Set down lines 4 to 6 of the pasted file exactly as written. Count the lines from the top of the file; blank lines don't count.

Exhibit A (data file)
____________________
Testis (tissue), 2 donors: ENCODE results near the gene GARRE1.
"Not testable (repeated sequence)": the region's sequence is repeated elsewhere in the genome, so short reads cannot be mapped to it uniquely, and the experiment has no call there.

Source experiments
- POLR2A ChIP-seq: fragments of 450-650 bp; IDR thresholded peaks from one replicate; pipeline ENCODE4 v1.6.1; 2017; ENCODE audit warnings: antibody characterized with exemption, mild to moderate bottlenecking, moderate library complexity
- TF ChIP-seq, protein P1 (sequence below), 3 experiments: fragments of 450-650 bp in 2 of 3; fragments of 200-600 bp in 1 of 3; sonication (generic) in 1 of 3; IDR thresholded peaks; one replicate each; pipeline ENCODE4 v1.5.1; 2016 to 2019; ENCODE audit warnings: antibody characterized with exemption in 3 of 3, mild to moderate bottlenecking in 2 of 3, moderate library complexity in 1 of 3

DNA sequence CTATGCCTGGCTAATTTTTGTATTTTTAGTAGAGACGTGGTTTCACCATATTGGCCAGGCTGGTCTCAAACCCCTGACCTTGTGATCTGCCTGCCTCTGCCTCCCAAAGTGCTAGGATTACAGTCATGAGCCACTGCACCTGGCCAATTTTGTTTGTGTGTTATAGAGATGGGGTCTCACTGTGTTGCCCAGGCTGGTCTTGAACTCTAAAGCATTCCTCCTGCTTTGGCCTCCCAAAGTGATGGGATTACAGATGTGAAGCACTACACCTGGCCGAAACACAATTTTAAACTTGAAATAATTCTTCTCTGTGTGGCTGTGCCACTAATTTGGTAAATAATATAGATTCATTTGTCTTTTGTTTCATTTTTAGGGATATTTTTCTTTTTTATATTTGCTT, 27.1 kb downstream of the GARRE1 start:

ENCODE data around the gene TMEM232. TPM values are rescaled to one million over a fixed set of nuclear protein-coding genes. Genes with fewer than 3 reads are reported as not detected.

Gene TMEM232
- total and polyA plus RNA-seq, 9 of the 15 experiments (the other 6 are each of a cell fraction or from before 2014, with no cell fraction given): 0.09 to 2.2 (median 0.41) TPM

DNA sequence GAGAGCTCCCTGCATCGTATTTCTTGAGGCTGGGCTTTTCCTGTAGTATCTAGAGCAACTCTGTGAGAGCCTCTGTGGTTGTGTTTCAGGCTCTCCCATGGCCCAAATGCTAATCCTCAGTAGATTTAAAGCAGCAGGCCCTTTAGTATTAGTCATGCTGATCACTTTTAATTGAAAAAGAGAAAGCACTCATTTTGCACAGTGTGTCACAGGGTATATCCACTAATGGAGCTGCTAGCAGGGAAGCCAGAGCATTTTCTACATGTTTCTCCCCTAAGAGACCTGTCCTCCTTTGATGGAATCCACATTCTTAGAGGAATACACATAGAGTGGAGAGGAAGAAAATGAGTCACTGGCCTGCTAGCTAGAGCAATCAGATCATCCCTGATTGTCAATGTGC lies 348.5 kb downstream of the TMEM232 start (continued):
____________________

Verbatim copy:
- POLR2A ChIP-seq: fragments of 450-650 bp; IDR thresholded peaks from one replicate; pipeline ENCODE4 v1.6.1; 2017; ENCODE audit warnings: antibody characterized with exemption, mild to moderate bottlenecking, moderate library complexity
- TF ChIP-seq, protein P1 (sequence below), 3 experiments: fragments of 450-650 bp in 2 of 3; fragments of 200-600 bp in 1 of 3; sonication (generic) in 1 of 3; IDR thresholded peaks; one replicate each; pipeline ENCODE4 v1.5.1; 2016 to 2019; ENCODE audit warnings: antibody characterized with exemption in 3 of 3, mild to moderate bottlenecking in 2 of 3, moderate library complexity in 1 of 3

DNA sequence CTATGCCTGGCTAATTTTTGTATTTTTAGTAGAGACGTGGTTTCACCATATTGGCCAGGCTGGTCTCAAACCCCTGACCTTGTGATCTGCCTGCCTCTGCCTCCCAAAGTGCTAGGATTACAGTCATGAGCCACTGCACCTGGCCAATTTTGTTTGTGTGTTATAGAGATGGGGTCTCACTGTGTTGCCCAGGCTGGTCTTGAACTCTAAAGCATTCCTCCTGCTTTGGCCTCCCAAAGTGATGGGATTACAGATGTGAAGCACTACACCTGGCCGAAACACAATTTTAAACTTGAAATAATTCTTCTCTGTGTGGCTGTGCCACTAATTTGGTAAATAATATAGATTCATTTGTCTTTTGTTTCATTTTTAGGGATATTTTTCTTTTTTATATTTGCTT, 27.1 kb downstream of the GARRE1 start: